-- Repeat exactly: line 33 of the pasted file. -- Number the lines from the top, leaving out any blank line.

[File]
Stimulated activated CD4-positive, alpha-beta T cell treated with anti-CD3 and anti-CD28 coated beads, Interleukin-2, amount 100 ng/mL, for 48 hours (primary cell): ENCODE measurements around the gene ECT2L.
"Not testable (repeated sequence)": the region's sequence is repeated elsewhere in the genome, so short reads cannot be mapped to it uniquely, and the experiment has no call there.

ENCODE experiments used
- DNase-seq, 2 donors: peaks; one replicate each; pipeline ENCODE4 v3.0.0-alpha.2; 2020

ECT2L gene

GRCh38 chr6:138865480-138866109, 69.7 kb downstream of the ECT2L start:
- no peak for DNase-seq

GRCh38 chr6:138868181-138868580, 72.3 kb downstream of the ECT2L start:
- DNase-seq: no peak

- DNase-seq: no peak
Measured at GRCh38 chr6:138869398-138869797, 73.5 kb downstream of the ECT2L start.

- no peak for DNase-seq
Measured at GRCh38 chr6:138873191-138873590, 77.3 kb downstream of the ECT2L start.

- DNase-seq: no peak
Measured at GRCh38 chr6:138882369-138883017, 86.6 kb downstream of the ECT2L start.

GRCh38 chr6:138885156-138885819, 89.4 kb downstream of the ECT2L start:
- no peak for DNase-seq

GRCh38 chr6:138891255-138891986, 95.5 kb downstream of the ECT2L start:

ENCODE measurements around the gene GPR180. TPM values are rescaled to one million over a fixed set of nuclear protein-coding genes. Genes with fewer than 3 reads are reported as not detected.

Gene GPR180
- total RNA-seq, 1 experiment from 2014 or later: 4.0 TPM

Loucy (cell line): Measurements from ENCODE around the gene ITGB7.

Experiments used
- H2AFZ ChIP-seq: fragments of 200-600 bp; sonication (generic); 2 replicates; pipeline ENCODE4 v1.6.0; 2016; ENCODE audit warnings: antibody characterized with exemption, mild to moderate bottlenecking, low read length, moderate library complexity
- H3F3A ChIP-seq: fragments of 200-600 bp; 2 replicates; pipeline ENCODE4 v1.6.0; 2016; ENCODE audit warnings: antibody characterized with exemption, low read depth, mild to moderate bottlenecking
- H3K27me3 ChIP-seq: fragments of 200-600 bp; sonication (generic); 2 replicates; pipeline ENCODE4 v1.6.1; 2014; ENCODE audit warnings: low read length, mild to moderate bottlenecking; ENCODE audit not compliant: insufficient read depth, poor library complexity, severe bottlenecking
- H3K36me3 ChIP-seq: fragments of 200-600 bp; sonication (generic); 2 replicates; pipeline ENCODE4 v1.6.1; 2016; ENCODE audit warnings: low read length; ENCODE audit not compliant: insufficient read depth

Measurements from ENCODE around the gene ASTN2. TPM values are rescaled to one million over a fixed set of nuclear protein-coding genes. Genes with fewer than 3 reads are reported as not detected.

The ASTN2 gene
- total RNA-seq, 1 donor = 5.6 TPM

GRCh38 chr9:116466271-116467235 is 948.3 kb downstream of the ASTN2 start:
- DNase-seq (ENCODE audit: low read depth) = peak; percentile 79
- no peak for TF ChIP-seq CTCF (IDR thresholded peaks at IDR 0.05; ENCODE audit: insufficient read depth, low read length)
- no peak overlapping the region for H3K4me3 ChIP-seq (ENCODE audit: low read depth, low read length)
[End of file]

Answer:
- no peak for TF ChIP-seq CTCF (IDR thresholded peaks at IDR 0.05; ENCODE audit: insufficient read depth, low read length)